- Los Angeles Unified School District
Board of Education Calls for End of Random Searches at Schools (06-18-19)
The Board of Education voted Tuesday to end the practice of random searches of students using handheld metal detectors as a safety measure on its campuses.
Sponsored by Board President Mónica García, student Board Member Tyler Okeke and Board Members Kelly Gonez and Jacki Goldberg, the “Successful School Climate: Safe, Respectful, and Learning for All!” resolution calls for Los Angeles Unified to identify alternative means of ensuring school safety without the uses of individual searches, which Board members argue, ‘disrupt learning time and dehumanize students.’
“It is our duty to represent the voices of our students,” García said. “And I am proud to stand with our youth who are calling on us to be braver and bolder when it comes to ensuring that our students are feeling safe and well in schools. Let’s continue this conversation to create the alternative where all partners are moving forward toward a resolution. We are grateful to the coalition of community partners who are supporting this cause with our students!”
“School safety is foundational to our work,” Gonez said. “And as a Board we’ve taken a number of steps – including today – to ensure our campuses are safe and secure. Random searches, however, erode the supportive environment we strive to create at our schools. I’m proud we took this step to reduce the policing of our students.”
“There is nothing we do here that is more important than keeping our students safe,” Goldberg said. “The question is whether the policy as currently implemented helps keep students safe. Not only do I believe that it does not, but it actually creates more harm than good, because our young people mightily resent being searched without cause. And, for that reason I support this.”
"Administrative random searches are incredibly invasive, dehumanizing and communicate to students that they are viewed not as promising minds but as criminals,” Okeke said. “Los Angeles Unified must find alternatives to this practice that foster an inclusive, welcoming academic environment that values each student at every school."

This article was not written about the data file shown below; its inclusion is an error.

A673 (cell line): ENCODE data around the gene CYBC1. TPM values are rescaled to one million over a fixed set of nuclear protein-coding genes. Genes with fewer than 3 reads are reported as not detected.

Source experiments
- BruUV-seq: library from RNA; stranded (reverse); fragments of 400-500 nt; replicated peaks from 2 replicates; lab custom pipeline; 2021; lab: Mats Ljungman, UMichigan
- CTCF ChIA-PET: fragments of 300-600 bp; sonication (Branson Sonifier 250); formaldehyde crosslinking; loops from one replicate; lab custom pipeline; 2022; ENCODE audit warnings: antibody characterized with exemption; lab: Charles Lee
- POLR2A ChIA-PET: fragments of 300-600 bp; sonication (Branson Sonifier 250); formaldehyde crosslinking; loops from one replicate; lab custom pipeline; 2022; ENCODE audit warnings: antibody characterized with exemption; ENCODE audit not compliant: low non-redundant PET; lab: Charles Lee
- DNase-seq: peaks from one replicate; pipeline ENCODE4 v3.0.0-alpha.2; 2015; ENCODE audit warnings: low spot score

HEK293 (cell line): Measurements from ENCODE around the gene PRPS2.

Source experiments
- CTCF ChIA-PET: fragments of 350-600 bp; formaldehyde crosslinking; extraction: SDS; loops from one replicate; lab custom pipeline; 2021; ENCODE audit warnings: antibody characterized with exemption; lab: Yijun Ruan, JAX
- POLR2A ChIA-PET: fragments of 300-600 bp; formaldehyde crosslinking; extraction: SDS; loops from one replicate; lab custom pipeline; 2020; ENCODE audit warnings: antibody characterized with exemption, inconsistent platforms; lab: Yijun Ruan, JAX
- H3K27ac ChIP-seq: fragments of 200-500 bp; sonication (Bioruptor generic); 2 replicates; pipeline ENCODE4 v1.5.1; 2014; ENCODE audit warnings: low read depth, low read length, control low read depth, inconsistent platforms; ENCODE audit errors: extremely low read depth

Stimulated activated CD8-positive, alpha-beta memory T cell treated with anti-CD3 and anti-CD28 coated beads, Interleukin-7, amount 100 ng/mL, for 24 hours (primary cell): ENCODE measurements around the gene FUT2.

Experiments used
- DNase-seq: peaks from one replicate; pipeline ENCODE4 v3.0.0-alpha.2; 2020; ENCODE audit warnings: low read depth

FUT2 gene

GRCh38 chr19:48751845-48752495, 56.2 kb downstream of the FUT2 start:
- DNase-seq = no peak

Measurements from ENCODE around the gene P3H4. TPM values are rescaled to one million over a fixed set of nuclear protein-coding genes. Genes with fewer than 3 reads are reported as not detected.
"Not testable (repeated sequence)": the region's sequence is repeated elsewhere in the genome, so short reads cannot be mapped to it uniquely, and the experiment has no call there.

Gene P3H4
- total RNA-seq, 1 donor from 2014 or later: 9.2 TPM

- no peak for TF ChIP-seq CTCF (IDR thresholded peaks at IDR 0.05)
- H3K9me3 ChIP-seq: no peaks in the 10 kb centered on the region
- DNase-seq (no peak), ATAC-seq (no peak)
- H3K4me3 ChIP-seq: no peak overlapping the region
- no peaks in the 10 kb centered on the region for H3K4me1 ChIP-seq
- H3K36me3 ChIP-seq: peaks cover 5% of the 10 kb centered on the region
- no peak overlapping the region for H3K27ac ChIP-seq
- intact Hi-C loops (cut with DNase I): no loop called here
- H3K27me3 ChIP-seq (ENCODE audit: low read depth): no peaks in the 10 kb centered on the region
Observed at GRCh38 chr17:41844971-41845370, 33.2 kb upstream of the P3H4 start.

With passage of the resolution, Superintendent Austin Beutner is expected to develop an alternative plan for school safety that eliminates the use of random searches by July 2020.
“The importance of providing a safe learning environment in our schools cannot be overstated,” Beutner said. “We must keep our students and employees safe, while promoting a positive school-going climate at every campus.”
“Our students deserve a safe and welcoming learning environment when they come to school every day, and we need to focus on policies that provide that safety to our school communities while keeping our kids free from any unnecessary searches,” Board Vice President Nick Melvoin said. “That’s why I led the creation of a safety task force to holistically study school safety, funded projects in my district to increase school security and co-sponsored today’s resolution to raise awareness and educate our families about safe gun storage. And it’s why I voted to end our random search policy—because I have come to believe that the current random wanding policy does not make our students safer, and in fact, it perpetuates over-policing and makes many students feel less secure and ready to learn in school. I have heard strong support for ending this policy from my constituents, student advocates and other community partners and look forward to continue to work together to ensure the safety of our kids.”
Also speaking in support of the resolution was Ana Mendoza, staff attorney at the American Civil Liberties Union Foundation of Southern California on behalf of the Students Not Suspects coalition.
“We are grateful for the Board of Education's resolution to sunset the random metal detector searches,” she said. “This marks an important victory for all Los Angeles students. We look forward to working with Los Angeles Unified to implement policies that are evidence-based, supportive and effective in keeping students safe.”
Dissenting board members were vocal in their reasoning.
“We have not done an extensive enough analysis of the pilot program to come to the conclusion that it is not effective,” Board Member Dr. George J. McKenna III said. “I would like to see the pilot program fully implemented and evaluated before making a firm decision on suspending the random search practice without offering a viable alternative.”
“As an elected Board Member and former principal and educator, my number one priority has always been to provide a safe and secure learning environment for every student in Los Angeles Unified,” Board Member Scott M. Schmerelson said. “A fair, nondiscriminatory, and respectful wanding program provides increased safety for students and staff. It may not be the perfect tool, but until a reasonable and effective alternative is proposed, I sincerely believe that random wanding serves as a deterrent for students who may consider bringing a weapon to school.”